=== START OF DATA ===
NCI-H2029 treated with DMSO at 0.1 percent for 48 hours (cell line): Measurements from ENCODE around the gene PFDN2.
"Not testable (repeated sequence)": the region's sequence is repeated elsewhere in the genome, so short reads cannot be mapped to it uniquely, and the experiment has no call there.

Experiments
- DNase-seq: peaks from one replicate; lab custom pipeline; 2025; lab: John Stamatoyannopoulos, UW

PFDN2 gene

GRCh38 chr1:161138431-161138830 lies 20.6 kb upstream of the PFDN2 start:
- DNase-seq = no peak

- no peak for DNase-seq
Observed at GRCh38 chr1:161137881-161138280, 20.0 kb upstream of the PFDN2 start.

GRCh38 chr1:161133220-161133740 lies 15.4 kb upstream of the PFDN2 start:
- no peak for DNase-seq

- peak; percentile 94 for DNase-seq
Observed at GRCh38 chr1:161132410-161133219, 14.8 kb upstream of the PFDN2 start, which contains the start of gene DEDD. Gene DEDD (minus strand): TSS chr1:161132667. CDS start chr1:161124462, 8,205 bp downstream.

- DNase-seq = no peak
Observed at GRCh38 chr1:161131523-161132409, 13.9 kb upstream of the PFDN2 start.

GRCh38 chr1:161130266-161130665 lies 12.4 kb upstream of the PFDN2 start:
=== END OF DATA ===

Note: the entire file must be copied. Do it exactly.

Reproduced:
NCI-H2029 treated with DMSO at 0.1 percent for 48 hours (cell line): Measurements from ENCODE around the gene PFDN2.
"Not testable (repeated sequence)": the region's sequence is repeated elsewhere in the genome, so short reads cannot be mapped to it uniquely, and the experiment has no call there.

Experiments
- DNase-seq: peaks from one replicate; lab custom pipeline; 2025; lab: John Stamatoyannopoulos, UW

PFDN2 gene

GRCh38 chr1:161138431-161138830 lies 20.6 kb upstream of the PFDN2 start:
- DNase-seq = no peak

- no peak for DNase-seq
Observed at GRCh38 chr1:161137881-161138280, 20.0 kb upstream of the PFDN2 start.

GRCh38 chr1:161133220-161133740 lies 15.4 kb upstream of the PFDN2 start:
- no peak for DNase-seq

- peak; percentile 94 for DNase-seq
Observed at GRCh38 chr1:161132410-161133219, 14.8 kb upstream of the PFDN2 start, which contains the start of gene DEDD. Gene DEDD (minus strand): TSS chr1:161132667. CDS start chr1:161124462, 8,205 bp downstream.

- DNase-seq = no peak
Observed at GRCh38 chr1:161131523-161132409, 13.9 kb upstream of the PFDN2 start.

GRCh38 chr1:161130266-161130665 lies 12.4 kb upstream of the PFDN2 start: